While consumers are concerned about the privacy and security of their data, yet want a more personalized experience from brands, a new survey of more than 1,000 consumers from SmarterHQ, a leading multichannel behavioral marketing platform, set out to determine which companies and industries are handling their users’ data responsibly, and which marketing tactics consumers feel are personalized versus creepy.
According to the report, Privacy & Personalization: Consumers share how to win them over without crossing the line, Amazon has earned the most trust from today’s consumers by a landslide — 48% of consumers trust Amazon to use their data responsibly, beating out banks, Apple, Google, other big brand stores, airlines and hotels. This sentiment is strongest among Millennials and Generation Z, who trust Amazon 2.1x more than their banks. Social media companies rank last on the list at 6%, with one major contributor to this low score being that half of survey respondents said they know someone who has had their social media account hacked.
“Digital marketers today face the challenge of confronting consumers who are increasingly skeptical of whether they can trust brands with their data and wonder if their personal information will be used wisely,” said Michael Osborne, President & CEO of SmarterHQ, in a statement. “The encouraging news is that 90% of consumers are willing to provide behavioral data for a better shopping experience as they demand a personalized touch from the brands they interact with. Therefore, the onus is on marketers to leverage the right technology to help them recognize, understand and engage with their audiences across all channels while keeping their customer data safe. This will give brands the best chance at gaining a loyal customer base. There’s a difference between personalized and creepy marketing tactics—and marketers need to make sure their campaigns fall into the right category.”
Respondent breakdown by generation:
• 15.2% – Generation Z
• 33.5% – Millennials
• 24.2% – Generation X
• 27.1% – Baby Boomers
Among some of the other striking consumer findings in the report:
• They’re skeptical: 86% are concerned about their data privacy, and 79% of consumers believe companies know too much about them.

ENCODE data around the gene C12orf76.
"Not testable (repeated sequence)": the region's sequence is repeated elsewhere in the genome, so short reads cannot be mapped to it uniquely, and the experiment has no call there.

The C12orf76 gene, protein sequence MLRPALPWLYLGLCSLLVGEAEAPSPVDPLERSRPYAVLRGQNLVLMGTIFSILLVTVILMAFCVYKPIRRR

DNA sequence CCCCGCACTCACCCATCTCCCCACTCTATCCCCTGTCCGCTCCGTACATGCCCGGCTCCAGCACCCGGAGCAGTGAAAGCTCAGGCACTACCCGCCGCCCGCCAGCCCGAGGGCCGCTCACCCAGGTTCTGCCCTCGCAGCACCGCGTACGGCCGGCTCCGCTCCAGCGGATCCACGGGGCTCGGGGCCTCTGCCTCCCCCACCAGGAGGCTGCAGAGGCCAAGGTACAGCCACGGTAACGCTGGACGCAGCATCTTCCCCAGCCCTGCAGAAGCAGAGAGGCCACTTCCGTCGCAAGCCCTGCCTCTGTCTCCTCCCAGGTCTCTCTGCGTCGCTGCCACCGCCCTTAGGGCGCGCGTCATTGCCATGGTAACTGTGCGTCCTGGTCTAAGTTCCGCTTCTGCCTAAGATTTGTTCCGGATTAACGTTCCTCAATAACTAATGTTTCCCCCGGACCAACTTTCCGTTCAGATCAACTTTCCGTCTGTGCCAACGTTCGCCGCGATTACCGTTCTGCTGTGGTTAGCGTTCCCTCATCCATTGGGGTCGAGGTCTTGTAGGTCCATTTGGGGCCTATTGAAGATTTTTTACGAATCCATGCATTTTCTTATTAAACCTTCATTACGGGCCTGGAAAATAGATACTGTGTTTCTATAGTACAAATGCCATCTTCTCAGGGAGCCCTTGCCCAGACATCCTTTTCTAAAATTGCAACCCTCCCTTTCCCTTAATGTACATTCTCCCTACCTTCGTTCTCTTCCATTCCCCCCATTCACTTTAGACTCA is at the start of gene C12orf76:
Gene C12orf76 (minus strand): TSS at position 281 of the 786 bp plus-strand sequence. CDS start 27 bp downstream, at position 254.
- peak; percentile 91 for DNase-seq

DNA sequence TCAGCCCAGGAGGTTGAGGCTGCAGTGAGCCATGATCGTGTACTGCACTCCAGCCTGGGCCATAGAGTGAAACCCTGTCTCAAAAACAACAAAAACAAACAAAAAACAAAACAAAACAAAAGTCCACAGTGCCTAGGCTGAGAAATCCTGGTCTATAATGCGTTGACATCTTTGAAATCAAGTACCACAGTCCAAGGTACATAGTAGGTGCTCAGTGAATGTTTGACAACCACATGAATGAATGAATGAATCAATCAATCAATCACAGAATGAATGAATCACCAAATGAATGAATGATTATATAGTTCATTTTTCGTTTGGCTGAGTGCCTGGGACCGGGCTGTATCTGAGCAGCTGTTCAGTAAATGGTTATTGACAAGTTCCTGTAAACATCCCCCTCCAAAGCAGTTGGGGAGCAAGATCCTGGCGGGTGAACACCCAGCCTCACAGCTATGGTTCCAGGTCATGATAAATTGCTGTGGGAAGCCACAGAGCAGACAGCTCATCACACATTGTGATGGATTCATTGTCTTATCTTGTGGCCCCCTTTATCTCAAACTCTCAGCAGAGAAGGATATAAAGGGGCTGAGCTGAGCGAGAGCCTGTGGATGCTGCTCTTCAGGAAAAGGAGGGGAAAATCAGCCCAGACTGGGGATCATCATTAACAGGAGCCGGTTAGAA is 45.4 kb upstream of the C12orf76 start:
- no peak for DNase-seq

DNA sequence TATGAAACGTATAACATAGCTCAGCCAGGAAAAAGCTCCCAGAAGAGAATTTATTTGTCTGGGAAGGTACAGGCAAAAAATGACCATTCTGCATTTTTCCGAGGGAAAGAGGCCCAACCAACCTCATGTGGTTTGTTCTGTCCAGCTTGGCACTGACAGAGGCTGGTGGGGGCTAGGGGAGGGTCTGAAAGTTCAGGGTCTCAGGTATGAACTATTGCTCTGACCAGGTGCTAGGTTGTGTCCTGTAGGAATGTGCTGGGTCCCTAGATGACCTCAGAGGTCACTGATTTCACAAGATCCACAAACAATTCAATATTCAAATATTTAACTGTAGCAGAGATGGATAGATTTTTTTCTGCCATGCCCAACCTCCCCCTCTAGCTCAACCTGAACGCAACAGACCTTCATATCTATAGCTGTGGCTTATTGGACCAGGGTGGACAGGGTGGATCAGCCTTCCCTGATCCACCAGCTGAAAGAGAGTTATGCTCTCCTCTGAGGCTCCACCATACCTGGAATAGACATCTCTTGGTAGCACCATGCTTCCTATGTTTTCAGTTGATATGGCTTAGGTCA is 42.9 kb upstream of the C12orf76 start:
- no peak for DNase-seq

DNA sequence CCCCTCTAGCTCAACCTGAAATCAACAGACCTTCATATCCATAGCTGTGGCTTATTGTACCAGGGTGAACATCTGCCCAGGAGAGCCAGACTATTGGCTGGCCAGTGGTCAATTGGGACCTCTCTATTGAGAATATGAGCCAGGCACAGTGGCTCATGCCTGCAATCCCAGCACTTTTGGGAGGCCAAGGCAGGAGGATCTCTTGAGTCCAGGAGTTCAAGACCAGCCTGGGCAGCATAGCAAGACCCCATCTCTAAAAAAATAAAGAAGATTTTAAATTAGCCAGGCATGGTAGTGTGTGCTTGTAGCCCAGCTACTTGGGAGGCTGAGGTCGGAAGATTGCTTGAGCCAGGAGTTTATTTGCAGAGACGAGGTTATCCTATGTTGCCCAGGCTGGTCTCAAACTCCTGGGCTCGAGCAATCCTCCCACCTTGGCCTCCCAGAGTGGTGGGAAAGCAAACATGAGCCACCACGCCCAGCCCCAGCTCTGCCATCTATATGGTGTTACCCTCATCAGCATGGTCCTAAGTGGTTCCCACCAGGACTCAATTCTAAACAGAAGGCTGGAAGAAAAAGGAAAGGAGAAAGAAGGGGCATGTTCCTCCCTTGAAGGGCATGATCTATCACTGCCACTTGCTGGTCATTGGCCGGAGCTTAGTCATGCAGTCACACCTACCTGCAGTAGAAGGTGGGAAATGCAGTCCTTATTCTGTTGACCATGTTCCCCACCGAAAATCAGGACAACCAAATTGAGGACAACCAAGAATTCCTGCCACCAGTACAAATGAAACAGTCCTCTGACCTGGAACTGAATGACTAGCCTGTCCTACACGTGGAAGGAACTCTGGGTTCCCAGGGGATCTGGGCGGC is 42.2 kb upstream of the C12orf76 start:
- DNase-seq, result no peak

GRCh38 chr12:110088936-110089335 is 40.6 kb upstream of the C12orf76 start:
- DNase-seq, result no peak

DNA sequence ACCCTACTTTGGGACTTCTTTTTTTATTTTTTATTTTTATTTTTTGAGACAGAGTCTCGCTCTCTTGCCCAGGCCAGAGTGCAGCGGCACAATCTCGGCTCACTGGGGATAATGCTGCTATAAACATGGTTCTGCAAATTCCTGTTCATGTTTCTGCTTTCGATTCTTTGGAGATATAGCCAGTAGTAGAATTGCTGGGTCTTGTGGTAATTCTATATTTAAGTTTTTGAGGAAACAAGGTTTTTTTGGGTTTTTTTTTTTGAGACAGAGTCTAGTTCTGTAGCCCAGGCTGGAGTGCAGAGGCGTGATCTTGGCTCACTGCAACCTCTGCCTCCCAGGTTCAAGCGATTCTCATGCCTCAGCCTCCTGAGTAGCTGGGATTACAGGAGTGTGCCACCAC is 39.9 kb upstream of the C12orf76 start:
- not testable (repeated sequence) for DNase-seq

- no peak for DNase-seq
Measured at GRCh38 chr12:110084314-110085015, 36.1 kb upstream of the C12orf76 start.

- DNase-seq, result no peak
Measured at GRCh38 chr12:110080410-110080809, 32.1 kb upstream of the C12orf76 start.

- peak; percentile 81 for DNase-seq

• They favor email over other channels: 51% of consumers say email is the best way for a brand to communicate, with social media second in line (25%).
• They think push notifications can be creepy: 74% of consumers say push is the most invasive channel because they view their phone as an everyday tool that’s part of their personal space.
• They’ll banish brands who provide poor personalization: 63% say they would stop purchasing products and services from companies that take “creepy” marketing too far.
• They value and trust brands the more often they shop and the younger they are: Those who shop more often find personalization marketing tactics 25% more helpful, and Millennials and Gen Z trust companies with their data 47% more than Baby Boomers and Gen X. Interestingly, owners of smart home devices (i.e. Amazon Alexa, Google Home) are 16% less protective of their data privacy and 12% more trusting of companies collecting and using their data.
MacDailyNews Take: Jeff Bezos has to be smiling, if not laughing his ass off over this – at least as much as Tim Cook is fuming.
Note to Cook: If you’re tied with Google (of all companies!) in consumer confidence of handling private data responsibly, you’re not doing a very good, or even a passable, sales job; laughable, certainly. That, or what you’re trying to sell just isn’t very salable.
Apple CEO Tim Cook might be futilely trying to sell something that nobody’s buying. — MacDailyNews, February 1, 2019
We’re interested to see if Apple can really capitalize on their commitment to privacy or if it’ll take a major breach to wake up the majority of people or if even that would be enough to make privacy a real selling point. Given how many gullible and/or ignorant people are willing to hand over their personal data for free to the likes of Google and Facebook (while mailing their DNA to other companies, no less), we’re not seeing Apple’s devotion to privacy as very salable. — MacDailyNews, March 19, 2018
Hopefully, someday, many, many more people will care about their own privacy instead of pissing it away in exchange for nothing. — MacDailyNews, October 4, 2018
Let’s look on the bright side and hope that this survey is flawed in some significant way.
Apple stands up for privacy, but does it even matter? – February 1, 2019